I follow a blog for psychology, and couldn’t help but making a connection with much of the advice of parenting to that of player interactions in game design. Change the situation to that of a quest, and many of the situations (Prevention, Distraction, Explanation, Appreciation) described can be applied. Just an interesting cross-over.

4 Effective Alternatives to Punishing Your Kids

An interesting article summarizing many thoughts regarding the gamification hype and the need for player experience as it moves forward.

Messification: Why Games Should Be Designed To Be Games First

http://cdn2.themis-media.com/media/global/movies/player/flowplayer.commercial-3.2.5.swf

http://cdn.livestream.com/embed/liftconference?layout=4&clip=pla_3fb43ab3-ca84-499e-bf56-586776918d85&autoplay=false

Watch live streaming video from liftconference at livestream.com

The video below is a discussion from GSW with Jenova Chen of Thatgamecompany, discussing the past games, Flower and Fl0w, and the upcoming, Journey.

Two factors that I found particularly interesting from the video was that in each game produced, they focus on integrating just one emotional focus, to keep things simple. However, throughout the process other emotions are integrated to aid with the narrative. I really like the idea of creating with a focus of just one aspect. I’ve created board games with themes in mind, but never explored emotions. That might be an interesting challenge to take on in the future.

The other factor was that they started playtesting with their prototypes on week one. That’s awesome. So many times it seems like design gets overshadowed with the designer’s ideas and the actual player experience is left until later in the process. Playtesting can change the design aspects and focus so much, it’s great to see it being incorporated so early in the development process.

Jenova Chen’s Journey – E3 2010 from Jeriaska on Vimeo.

While looking at some of the TED Talks, I ran across one by Brenda Laurel who did research on girls and gaming in the 1990s.

Brenda Laurel on Making Games for Girls

I find it interesting how they went about their research, to record girls just talking and taking pictures of things that are important to them. Another interesting aspect to point out is in the game, Rocket, the main character, makes her decisions via emotions rather than strategic data. An interesting game mechanic choice. I had never heard of the game when I was going through school, and find it interesting as I was in the right age group at the time. I would be interested to find a copy now that I’m older to see what resulted from the research performed.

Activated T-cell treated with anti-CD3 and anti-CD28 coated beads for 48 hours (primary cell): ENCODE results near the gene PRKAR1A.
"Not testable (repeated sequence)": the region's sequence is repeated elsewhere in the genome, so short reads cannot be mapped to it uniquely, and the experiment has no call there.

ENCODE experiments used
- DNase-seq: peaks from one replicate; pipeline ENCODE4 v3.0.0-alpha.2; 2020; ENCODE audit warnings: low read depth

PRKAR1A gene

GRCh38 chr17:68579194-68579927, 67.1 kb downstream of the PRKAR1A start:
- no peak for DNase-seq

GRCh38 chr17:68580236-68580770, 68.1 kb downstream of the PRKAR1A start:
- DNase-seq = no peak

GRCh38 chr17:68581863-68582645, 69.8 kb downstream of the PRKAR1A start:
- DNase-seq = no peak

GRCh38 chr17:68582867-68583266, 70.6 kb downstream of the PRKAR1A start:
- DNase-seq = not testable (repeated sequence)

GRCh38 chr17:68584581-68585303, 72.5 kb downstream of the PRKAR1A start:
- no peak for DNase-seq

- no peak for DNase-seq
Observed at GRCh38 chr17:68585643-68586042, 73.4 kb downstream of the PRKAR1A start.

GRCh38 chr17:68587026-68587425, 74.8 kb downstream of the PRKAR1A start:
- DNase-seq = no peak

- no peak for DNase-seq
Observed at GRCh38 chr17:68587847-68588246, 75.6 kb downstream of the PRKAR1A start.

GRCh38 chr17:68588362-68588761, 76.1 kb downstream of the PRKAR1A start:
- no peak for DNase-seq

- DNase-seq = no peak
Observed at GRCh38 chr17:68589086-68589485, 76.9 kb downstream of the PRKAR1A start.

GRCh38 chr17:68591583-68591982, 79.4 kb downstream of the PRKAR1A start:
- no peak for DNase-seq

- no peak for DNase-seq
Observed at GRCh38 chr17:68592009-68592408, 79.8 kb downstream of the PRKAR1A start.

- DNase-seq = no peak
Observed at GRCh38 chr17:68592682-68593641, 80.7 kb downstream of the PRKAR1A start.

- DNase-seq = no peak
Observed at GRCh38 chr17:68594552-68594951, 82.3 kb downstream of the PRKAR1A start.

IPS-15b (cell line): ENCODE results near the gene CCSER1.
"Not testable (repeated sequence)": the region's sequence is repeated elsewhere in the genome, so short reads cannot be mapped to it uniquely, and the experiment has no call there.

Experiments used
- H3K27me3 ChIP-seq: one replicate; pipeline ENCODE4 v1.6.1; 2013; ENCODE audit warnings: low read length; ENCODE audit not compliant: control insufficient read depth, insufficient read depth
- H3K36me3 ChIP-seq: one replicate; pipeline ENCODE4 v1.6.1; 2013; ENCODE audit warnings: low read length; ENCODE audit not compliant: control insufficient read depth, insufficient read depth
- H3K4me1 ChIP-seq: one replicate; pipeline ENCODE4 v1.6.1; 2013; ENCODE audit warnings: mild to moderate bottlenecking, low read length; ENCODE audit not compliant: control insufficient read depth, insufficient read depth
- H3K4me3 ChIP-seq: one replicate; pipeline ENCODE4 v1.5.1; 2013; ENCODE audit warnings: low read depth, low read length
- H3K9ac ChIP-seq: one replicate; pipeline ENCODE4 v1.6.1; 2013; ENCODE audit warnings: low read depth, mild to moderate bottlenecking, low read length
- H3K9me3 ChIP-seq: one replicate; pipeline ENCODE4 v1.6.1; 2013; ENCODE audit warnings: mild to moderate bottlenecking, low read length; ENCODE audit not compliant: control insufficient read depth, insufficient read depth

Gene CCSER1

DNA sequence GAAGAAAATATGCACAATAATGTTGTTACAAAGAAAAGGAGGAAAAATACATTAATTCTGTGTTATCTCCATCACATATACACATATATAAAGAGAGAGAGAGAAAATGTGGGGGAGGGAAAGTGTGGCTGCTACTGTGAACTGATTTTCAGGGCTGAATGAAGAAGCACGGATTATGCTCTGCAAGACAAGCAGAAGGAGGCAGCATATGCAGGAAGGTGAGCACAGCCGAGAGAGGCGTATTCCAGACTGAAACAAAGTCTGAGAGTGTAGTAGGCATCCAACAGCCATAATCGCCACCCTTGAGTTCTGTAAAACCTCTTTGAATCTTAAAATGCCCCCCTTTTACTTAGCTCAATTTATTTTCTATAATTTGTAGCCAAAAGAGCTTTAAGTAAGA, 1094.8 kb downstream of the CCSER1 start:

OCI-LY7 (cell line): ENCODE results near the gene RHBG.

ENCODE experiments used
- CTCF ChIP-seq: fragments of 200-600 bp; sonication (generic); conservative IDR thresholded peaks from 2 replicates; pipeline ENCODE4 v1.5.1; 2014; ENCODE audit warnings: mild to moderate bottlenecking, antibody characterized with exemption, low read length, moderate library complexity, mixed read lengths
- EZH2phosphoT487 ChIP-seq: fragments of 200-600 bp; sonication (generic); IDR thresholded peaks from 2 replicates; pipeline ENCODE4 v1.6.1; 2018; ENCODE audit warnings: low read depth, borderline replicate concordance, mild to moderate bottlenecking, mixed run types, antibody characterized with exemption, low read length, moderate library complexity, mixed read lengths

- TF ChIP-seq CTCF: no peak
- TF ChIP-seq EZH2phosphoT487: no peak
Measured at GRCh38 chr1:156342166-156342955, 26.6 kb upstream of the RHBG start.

EVENT: Monday, July 28, 2008, 10:15-11:45am @ IBM

Every year, IBM coordinates a camp for about 20 7th-8th grade students who are typically under-represented within the sciences. This year, IBM Poughkeepsie organized IGNITE camp for boys. The boys attended the camp daily and were presented with various topics and projects throughout.

I volunteered to present on “Introduction to Game Design”. I should have considered my audience a bit more, as I didn’t realize the short attention span many boys at that age have. However, I presented them an overview of game mechanics and how they are implemented, allowed the boys to design their own games based on the card system Mary Flanagan uses, and then explained some typical positions available in the game industry. Hopefully it gave the boys some motivation and some variety.

The presentation was a good experience for me. I was able to get the feel for what teaching children was like, instead of just conferences. Education is important for me and hopefully I helped convince them the point of doing well in school. Having a goal definitely helps to push one through classes. Another interesting realization were the games the boys played. I attempted to use fairly generic games, assuming they had not played some of the popular games out there, but when asked, they quickly shouted Grand Theft Auto IV and World of Warcraft.

When presented with an environmental game, the boys constantly requested guns and cars. They could care less about talking to avatars in the world. They just wanted to explore and blow up the terrain. It took a lot to convince them to just keep playing the game.

Overall it was interesting to observe how each group interacted and the different levels of maturity level. It was interesting to see how each obviously had their own story and how each responded to their situation.

It’s important to remember everyone has their own back story that makes them who they are.